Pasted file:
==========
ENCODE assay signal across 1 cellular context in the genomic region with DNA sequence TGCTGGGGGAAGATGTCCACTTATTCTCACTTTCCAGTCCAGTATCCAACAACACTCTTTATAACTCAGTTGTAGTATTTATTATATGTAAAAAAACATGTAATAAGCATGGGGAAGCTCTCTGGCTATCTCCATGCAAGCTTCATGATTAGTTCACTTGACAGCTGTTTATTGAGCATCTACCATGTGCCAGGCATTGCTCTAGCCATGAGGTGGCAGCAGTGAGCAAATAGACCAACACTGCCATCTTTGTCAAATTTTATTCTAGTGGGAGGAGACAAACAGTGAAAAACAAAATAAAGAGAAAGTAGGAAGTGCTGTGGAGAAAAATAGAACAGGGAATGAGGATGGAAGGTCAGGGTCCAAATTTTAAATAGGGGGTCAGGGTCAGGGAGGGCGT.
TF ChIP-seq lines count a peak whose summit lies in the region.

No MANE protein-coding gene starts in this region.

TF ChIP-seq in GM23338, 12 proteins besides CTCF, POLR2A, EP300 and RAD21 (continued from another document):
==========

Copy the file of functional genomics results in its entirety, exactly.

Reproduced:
ENCODE assay signal across 1 cellular context in the genomic region with DNA sequence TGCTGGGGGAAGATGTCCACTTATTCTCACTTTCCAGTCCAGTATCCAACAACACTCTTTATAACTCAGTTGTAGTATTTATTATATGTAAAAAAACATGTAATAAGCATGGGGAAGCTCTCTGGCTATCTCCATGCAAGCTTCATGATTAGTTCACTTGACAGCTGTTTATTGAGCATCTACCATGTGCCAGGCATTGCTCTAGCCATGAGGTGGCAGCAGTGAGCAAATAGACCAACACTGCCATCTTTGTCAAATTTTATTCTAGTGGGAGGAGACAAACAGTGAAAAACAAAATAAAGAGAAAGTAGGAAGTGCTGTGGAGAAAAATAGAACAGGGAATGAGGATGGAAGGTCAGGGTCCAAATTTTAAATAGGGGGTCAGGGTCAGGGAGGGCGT.
TF ChIP-seq lines count a peak whose summit lies in the region.

No MANE protein-coding gene starts in this region.

TF ChIP-seq in GM23338, 12 proteins besides CTCF, POLR2A, EP300 and RAD21 (continued from another document):